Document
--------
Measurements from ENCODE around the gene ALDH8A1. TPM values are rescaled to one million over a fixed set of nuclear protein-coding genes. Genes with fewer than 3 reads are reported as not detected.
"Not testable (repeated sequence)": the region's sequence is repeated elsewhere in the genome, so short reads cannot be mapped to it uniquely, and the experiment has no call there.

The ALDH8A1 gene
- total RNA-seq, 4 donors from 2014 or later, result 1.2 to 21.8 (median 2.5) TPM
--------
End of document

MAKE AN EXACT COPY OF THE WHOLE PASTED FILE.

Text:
Measurements from ENCODE around the gene ALDH8A1. TPM values are rescaled to one million over a fixed set of nuclear protein-coding genes. Genes with fewer than 3 reads are reported as not detected.
"Not testable (repeated sequence)": the region's sequence is repeated elsewhere in the genome, so short reads cannot be mapped to it uniquely, and the experiment has no call there.

The ALDH8A1 gene
- total RNA-seq, 4 donors from 2014 or later, result 1.2 to 21.8 (median 2.5) TPM